Activist actions increase 126 percent in five years in Europe, Linklaters says
US activist investors are increasingly targeting European companies because they perceive share prices to be low and local shareholders are demanding greater performance amid recovery from the euro crisis, according to a study by international law firm Linklaters.
The number of actions by activist shareholders per year in Europe has jumped 126 percent since 2010. The main focus is on UK companies, but interest in companies from France, Austria, Switzerland and Ireland is also growing rapidly, Linklaters says in a press release announcing the study.
‘US activists are clearly adjusting their strategies to look toward Europe. Some of this focus can be attributed to a perceived undervaluation of companies that can then be used as a cheap entry point,’ says Charlie Jacobs, M&A partner at Linklaters. ‘Equally, with noise of a euro crisis slowing and M&A taking off, activists are exploiting those shareholders that are becoming less tolerant to underperformance.’
The UK has seen 32 actions by activist investors so far this year, followed by France with 13, Austria with 11, Switzerland with nine and Ireland with seven. Almost half (47 percent) of the actions in the UK in the third quarter aimed to gain board representation while 16 percent focused on removing a CEO or director.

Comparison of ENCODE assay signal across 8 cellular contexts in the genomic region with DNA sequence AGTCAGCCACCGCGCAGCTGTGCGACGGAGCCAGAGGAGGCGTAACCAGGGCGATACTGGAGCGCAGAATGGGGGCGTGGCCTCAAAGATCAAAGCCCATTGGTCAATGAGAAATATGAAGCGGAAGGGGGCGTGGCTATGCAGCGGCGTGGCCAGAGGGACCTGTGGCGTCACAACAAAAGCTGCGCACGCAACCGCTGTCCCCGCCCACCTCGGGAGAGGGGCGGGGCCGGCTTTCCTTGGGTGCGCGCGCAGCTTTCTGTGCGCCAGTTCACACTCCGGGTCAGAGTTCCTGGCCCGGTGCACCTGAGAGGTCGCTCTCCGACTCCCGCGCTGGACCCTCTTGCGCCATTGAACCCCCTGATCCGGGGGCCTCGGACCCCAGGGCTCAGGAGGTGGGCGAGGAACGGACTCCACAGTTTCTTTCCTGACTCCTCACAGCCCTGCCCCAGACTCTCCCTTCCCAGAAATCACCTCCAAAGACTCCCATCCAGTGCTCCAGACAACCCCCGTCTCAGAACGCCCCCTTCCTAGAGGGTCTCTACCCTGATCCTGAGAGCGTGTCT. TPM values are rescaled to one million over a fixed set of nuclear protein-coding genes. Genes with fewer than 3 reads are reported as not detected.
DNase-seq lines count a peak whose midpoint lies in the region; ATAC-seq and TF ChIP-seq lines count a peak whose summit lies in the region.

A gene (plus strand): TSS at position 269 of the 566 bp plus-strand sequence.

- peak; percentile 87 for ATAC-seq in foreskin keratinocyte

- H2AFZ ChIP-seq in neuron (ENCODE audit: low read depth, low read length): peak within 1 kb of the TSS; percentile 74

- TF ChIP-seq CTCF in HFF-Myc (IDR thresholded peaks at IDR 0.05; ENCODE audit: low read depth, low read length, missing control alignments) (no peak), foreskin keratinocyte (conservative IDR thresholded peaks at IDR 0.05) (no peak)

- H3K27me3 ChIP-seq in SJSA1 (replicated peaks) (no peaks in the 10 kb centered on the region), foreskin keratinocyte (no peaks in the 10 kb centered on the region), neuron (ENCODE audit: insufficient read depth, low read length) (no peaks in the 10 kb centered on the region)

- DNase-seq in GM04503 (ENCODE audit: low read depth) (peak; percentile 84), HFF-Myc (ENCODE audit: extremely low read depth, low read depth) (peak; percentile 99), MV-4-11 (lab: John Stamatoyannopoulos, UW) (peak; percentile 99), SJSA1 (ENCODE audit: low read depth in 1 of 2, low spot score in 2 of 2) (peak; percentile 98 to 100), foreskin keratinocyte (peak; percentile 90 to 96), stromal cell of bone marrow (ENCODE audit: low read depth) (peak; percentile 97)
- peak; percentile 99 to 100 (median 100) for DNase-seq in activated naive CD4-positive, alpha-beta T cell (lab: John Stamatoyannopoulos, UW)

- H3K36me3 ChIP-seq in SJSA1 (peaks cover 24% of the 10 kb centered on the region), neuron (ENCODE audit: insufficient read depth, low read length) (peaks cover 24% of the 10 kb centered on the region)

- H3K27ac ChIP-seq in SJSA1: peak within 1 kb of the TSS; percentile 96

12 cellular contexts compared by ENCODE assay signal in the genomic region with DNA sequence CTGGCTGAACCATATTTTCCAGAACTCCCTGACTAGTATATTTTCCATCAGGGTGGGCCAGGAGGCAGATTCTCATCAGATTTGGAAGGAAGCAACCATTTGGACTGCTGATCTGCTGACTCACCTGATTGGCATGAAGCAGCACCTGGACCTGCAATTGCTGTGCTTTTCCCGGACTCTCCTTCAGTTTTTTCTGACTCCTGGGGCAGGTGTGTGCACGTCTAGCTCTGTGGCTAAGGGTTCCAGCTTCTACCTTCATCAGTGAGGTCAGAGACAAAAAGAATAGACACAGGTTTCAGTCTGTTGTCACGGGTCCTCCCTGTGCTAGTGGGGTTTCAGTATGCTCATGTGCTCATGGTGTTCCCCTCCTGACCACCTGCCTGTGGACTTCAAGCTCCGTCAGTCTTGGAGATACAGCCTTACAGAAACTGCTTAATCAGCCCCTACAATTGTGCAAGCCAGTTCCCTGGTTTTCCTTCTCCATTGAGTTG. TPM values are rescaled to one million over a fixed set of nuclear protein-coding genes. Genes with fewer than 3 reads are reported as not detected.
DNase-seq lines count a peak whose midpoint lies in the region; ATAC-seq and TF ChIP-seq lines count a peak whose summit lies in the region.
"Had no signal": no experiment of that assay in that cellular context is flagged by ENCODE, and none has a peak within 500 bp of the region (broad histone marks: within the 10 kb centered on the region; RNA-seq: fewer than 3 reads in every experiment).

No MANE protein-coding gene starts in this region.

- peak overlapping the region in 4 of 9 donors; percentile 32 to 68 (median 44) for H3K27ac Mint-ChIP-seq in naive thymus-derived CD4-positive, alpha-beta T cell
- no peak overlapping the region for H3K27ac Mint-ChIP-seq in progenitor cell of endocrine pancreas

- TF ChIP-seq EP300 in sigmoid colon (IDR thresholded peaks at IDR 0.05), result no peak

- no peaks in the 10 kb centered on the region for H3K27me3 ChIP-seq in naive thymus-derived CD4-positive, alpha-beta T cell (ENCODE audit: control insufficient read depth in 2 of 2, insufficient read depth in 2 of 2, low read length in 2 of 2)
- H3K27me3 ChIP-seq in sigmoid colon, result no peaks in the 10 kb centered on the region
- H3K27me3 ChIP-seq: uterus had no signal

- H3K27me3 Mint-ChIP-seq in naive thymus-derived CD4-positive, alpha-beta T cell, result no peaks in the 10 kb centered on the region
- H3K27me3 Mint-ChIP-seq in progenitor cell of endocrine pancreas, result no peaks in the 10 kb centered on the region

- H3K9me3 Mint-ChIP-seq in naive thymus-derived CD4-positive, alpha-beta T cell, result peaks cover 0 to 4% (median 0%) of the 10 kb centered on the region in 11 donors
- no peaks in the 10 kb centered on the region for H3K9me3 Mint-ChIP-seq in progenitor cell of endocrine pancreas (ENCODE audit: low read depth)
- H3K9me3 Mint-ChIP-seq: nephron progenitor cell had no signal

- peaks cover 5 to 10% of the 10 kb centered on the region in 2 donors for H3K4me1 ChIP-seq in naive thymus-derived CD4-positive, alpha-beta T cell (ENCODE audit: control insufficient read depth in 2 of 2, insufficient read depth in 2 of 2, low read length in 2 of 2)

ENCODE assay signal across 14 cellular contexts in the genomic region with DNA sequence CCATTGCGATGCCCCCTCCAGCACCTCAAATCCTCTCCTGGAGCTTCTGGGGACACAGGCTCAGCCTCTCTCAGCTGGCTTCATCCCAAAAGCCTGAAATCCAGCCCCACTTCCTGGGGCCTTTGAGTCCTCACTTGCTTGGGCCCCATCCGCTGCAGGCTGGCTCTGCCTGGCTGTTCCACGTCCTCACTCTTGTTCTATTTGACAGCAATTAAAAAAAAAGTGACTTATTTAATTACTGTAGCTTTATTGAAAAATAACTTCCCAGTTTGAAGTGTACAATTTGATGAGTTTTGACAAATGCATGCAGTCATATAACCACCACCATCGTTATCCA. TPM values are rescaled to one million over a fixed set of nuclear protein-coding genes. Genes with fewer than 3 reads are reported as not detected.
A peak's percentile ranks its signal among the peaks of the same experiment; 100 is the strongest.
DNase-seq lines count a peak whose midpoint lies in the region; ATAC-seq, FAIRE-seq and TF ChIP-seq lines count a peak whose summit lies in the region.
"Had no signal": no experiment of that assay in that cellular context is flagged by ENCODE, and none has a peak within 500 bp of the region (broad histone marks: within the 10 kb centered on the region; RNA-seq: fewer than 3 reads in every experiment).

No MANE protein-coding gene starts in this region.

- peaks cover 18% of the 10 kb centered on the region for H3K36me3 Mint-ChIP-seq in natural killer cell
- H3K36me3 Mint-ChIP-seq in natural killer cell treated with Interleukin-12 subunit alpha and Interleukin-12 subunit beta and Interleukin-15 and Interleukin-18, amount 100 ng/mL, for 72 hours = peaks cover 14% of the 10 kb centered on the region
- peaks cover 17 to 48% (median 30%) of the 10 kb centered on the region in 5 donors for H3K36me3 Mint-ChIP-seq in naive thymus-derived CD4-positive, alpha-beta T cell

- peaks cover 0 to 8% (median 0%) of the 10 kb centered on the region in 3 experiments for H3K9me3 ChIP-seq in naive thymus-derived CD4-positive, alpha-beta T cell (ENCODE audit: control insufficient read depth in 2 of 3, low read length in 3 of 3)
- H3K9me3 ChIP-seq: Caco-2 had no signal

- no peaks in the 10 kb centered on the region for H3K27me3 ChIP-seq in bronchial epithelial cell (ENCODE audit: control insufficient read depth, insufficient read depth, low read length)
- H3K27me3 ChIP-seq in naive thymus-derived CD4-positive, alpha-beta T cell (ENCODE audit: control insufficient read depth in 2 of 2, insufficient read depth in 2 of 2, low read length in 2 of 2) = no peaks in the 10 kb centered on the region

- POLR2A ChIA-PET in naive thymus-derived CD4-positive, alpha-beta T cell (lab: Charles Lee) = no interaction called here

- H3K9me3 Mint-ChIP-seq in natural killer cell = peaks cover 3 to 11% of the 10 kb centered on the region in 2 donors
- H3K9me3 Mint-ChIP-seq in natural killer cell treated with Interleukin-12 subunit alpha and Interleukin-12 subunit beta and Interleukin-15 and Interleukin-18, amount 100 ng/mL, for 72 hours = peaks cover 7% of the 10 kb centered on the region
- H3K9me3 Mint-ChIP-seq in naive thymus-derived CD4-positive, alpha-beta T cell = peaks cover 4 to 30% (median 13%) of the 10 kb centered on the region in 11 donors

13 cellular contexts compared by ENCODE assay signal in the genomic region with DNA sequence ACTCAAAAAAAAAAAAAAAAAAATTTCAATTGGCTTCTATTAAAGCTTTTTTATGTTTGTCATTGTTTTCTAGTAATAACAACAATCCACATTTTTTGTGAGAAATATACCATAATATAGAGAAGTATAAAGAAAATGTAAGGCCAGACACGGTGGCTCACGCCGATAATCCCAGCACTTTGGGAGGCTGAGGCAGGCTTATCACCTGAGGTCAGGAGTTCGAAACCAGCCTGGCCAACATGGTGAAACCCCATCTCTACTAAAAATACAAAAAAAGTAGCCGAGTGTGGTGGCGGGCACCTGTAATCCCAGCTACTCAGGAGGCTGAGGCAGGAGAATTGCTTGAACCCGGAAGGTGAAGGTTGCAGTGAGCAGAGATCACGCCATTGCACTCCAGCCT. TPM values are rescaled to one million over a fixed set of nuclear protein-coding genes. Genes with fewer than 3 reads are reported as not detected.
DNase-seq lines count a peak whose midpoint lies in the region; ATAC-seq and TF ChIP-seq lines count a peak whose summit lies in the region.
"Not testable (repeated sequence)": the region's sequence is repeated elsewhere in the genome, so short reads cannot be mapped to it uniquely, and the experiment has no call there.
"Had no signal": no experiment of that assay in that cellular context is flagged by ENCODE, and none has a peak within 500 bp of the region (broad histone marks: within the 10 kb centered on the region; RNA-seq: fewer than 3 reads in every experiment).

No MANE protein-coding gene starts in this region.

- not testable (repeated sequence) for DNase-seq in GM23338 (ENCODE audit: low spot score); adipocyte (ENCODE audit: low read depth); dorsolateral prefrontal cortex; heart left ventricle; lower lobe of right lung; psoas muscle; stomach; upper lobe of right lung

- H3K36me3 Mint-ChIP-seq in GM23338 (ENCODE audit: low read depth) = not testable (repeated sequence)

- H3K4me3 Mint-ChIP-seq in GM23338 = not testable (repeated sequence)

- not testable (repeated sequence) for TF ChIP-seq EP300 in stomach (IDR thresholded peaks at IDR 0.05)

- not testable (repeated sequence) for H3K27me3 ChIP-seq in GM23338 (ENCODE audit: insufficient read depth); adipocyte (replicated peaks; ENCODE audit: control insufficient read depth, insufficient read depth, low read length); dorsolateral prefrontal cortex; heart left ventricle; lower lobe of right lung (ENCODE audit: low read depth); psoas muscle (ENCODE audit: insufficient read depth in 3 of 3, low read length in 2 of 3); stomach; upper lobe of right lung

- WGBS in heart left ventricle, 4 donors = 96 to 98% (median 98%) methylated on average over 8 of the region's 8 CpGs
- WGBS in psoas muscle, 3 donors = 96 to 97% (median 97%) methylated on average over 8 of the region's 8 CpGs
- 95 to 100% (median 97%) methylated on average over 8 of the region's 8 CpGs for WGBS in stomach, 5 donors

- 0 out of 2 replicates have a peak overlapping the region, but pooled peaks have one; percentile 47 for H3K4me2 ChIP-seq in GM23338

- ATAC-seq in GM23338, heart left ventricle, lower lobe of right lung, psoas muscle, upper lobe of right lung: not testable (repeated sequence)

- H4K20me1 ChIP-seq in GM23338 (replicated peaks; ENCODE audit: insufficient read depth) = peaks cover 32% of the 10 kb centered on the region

Interest in Europe has also broadened out from just the financial sector, which drew 49 percent of all activist actions in 2011, and the services sector, which saw 27 percent. So far this year, 30 percent of all actions have been in the financial sector, 23 percent in services, 19 percent in commodities, 13 percent in technology and 3 percent in healthcare.
Globally, a total of 86 activist actions have been launched this year, representing an increase of 17 percent since the study conducted in 2011, Linklaters says. At the same time, the number of publicly active activist investors has surged to 314 from 119.